Since I won’t have a holiday of my own, I’m focusing on other people’s Feb. 14 follies. For example, did you know that some people buy Valentine’s Day gifts for their pets?
Not making that up. Couldn’t make that up.
According to the personal finance comparison website Finder.com, 28% of people will purchase presents for their dogs and 17 percent will buy for their cats. Anticipated expenditures will be $25 and $21, respectively.
Anybody but me find that weird? Or maybe a little sad? I mean, I get it that you want to treat your animal companions kindly. But it’s not as though the critters will understand that it’s a special day, vs. the other goodies you give during the year.
I also can’t help thinking that this money would serve pet owners better in some other ways. Chief among them would be to build a pet emergency fund for the next time Fido or Fluffy gets sick.
Incidentally, the Finder.com survey also found that as a nation we’ll be putting $17.3 billion on plastic for the holiday. Given how expensive those roses and dinners out can be, I guess I’m not surprised. A little alarmed, maybe, but not surprised.
Valentine’s Day for humans
Buying for a female partner, spouse or significant other? Hope you thought twice about gifting lingerie. At least that’s the advice I got from the Ebates cash-back shopping site.
Nearly six in 10 of respondents who are in relationships, and almost half of singles say that “dinner out” is the way to celebrate on Feb. 14. (It can be hard to get a reservation on Feb. 14, so I hope some of those folks are flexible.) By contrast, 29 percent and 25 percent respectively do not want naughty scanties for Valentine’s Day.
However, just over four in 10 of all respondents believe it would very romantic to get engaged on Valentine’s Day. Here’s hoping that whoever does the asking is pretty sure of the answer if s/he pops the question in a public place. Pretty embarrassing to have to get up off one’s knees and finish out the evening.
As for expressions of romance, the digital marketing site SOASTA says that 79 percent of youths and 71 percent of adults plan to send Valentine’s Day greetings this year. Almost three in 10 married folks (28 percent) will buy cards. However, 40 percent of singles will be doing this through social media. (Sorry, Hallmark.)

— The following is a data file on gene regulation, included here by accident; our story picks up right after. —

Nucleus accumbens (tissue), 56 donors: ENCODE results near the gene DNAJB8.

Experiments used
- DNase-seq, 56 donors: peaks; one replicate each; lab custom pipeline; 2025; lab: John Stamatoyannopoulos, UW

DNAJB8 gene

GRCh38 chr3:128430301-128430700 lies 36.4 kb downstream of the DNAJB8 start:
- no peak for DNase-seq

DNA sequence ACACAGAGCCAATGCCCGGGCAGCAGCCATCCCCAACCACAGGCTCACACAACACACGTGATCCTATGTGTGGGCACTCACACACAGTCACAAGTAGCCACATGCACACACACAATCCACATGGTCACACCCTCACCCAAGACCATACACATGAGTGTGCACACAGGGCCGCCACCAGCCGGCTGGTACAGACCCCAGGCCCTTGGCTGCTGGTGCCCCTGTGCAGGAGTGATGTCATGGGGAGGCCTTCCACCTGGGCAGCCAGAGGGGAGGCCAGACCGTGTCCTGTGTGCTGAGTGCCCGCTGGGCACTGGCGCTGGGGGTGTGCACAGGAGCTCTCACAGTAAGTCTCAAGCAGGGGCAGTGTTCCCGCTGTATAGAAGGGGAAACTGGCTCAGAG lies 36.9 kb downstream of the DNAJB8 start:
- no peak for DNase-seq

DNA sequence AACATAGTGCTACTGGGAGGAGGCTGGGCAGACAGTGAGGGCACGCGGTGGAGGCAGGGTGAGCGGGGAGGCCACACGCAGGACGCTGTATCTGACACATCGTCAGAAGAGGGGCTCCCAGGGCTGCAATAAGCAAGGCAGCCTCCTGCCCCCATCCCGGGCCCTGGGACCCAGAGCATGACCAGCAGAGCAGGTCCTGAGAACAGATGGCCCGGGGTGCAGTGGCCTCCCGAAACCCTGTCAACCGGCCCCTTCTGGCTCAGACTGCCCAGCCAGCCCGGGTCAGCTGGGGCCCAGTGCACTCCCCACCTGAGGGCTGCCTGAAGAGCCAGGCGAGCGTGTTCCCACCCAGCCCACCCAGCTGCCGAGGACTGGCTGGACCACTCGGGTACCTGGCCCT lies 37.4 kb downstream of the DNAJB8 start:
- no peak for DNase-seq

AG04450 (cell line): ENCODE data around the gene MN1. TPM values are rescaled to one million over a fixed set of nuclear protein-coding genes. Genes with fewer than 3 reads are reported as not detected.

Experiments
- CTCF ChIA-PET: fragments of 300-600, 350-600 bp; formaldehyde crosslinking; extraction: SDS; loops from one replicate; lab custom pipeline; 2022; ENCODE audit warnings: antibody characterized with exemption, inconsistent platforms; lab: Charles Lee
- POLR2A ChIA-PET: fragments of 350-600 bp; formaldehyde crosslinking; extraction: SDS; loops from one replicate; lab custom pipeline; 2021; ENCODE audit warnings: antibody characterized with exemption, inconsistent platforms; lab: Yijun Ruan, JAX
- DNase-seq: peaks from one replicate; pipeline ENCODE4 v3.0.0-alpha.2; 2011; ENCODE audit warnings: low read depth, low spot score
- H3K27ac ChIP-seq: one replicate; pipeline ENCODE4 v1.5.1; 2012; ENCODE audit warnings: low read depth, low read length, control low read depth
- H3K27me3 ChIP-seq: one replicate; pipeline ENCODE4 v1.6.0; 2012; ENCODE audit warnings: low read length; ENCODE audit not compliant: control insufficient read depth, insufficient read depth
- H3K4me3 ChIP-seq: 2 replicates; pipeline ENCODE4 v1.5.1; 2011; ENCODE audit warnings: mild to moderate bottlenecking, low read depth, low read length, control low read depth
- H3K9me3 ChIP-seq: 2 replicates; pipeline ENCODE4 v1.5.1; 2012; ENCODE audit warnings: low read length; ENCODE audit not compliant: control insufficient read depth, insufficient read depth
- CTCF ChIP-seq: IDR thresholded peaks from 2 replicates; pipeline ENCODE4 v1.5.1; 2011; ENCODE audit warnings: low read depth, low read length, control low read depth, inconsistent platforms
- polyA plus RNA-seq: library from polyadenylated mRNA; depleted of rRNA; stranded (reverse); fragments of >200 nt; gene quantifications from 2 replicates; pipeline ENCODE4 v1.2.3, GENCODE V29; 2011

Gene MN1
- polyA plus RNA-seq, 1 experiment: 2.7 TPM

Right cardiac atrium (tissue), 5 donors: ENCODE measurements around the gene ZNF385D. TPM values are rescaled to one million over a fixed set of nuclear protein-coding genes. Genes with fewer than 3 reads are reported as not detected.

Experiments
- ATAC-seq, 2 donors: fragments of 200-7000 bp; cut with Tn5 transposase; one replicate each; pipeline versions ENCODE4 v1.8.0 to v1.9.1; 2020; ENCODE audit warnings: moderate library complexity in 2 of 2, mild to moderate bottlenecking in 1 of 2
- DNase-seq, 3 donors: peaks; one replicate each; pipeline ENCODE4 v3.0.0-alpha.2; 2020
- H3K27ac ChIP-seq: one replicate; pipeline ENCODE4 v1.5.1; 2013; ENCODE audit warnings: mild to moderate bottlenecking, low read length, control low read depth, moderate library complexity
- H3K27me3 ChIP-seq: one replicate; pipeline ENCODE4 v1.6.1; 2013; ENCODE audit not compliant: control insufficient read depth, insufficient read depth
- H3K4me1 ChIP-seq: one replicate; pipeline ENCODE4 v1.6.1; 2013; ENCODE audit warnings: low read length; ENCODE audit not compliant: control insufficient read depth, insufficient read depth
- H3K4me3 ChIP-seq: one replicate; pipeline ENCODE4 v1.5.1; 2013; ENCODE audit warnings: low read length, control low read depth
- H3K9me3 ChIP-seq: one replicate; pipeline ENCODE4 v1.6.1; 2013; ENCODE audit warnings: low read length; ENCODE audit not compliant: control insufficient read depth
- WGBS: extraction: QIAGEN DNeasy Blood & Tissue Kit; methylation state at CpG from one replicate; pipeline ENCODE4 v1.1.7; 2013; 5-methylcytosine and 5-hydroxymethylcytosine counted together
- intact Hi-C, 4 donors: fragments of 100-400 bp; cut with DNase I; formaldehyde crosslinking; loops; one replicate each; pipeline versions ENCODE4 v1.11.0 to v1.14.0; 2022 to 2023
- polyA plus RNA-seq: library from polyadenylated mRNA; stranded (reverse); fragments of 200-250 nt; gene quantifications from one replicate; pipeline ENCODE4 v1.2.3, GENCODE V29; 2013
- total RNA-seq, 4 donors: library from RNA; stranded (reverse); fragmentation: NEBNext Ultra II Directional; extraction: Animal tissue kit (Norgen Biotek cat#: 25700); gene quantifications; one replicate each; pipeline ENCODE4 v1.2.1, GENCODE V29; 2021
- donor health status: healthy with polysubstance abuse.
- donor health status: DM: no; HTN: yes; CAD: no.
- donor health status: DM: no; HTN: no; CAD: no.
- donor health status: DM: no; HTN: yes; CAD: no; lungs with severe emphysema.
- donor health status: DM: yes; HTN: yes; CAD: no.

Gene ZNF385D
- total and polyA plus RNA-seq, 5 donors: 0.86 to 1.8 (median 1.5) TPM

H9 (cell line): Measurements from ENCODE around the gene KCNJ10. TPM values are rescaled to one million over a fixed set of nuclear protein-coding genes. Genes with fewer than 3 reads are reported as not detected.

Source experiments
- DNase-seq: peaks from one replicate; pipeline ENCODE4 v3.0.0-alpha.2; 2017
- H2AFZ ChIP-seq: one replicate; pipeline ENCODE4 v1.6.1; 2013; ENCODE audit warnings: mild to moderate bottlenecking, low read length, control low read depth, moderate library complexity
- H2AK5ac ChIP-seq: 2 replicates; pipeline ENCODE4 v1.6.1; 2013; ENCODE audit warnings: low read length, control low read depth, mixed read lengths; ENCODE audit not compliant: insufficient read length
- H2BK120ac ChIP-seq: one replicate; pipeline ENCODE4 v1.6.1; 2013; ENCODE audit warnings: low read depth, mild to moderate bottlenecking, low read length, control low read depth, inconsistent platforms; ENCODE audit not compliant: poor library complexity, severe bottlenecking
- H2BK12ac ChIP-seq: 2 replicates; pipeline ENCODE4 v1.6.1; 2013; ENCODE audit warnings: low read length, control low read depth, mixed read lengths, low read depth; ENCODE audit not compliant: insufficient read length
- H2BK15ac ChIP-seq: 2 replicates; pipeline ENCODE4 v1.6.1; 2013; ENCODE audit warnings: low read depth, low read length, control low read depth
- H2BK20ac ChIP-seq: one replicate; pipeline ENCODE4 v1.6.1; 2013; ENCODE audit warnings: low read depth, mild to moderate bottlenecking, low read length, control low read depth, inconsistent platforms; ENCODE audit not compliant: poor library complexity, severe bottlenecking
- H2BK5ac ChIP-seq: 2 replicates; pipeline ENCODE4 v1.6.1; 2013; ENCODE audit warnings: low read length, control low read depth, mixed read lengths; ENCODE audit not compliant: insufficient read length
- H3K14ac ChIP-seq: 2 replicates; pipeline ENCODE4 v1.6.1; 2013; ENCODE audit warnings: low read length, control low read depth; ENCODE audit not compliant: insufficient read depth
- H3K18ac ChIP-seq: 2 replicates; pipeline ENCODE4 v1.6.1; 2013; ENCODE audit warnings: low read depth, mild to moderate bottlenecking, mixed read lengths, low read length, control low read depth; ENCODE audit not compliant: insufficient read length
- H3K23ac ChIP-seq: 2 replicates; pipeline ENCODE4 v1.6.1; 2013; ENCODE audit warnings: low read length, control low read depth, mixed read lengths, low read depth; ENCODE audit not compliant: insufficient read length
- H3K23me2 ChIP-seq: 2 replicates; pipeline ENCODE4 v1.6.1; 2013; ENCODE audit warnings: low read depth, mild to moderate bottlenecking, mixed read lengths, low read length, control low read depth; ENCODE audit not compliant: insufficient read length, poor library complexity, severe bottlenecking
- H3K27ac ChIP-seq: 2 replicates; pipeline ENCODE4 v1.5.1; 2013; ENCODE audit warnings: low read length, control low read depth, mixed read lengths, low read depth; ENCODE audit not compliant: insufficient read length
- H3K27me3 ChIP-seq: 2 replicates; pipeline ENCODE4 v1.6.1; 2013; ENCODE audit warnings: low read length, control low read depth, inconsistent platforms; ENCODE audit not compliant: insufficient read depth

Good credit is hot; financial infidelity is not
And this just in from TransUnion: Nearly one-fourth (24 percent) of those surveyed believe that a good credit score makes someone more attractive.
Sounds reasonable to me, especially since smart money management can prevent problems later on. More than one-third (36 percent) of divorced people surveyed by Experian said that their spouses’ credit scores causes marital stress.
In addition, 59 percent said that finances played “at least some” role in the split, and 20 percent said it played “a big role.”
Again, advance communication might help: 71 percent of women and 60 percent of men said their ex-spouses’ spending habits were “different than what they anticipated before they married.” In fact, half the respondents said their spouses ran up debt during the marriage.
Financial disclosure, people: It works. And if you’re afraid to talk about money, spending habits and credit scores while engaged, then maybe you’re not ready to get hitched.
(Edited to add: I forgot to put in the discount! If you want to help your sweetheart (or yourself) be a better steward with available funds, take advantage of a Valentine’s Day discount code for the e-version of “Your Playbook For Tough Times: Living Large On Small Change, For The Short Term Or The Long Haul.” Go to my PDF store and use the discount code LOVEANDMONEY to save 14 percent. The code is good through the end of the day Feb. 28.)
Love and money
And speaking of disclosure: Some people are awfully good at hiding their financial foul-ups. This can lead to some pretty devastating discoveries later on.
“Financial infidelity” is a thing, and a digital bank called BankMobile offers some tips to help those blinded by love to see a little more clearly:
More month than money. Sometimes this means you aren’t earning enough or you’re living an unsustainable lifestyle. But if you’ve already got a budget in place yet you come up short/can’t get ahead, then it’s time to start looking for the money leak.
Unexplained withdrawals/transfers. Generally couples discuss money matters in advance, e.g., “I need to move cash from savings to checking to pay for the driveway resurfacing.” While you shouldn’t pounce on your partner about an unexpected $5 Starbucks expense on the debit card, you should keep an eye on what’s going on. That is, unless you…
Have no access to financial statements. Unless you’ve gone paperless you should be getting monthly mailings from your bank or credit union. And if you have gone paperless but your partner hasn’t shared them? Problem, especially if it’s a pattern of…
Never talking about money. You and your spouse/partner need to be on the same (ledger) page about your finances. Some people find money talk boring, but guess what? You’re adults, so do it anyway. And if your significant other never brings up the topic and/or changes the subject or is “too busy” to sit down and discuss it, you may really have a problem. You should definitely fear…
Non-answers about money matters. “Let me handle it” or “no problem, it’s all under control” are not acceptable answers to your questions about household finances. Either your partner is avoiding talking about an existing problem or s/he is actively hiding something. Bonus gaslighting points if the love of your life gets defensive, annoyed or angry when you press the issue.
Okay, readers: How are you celebrating (or not) today?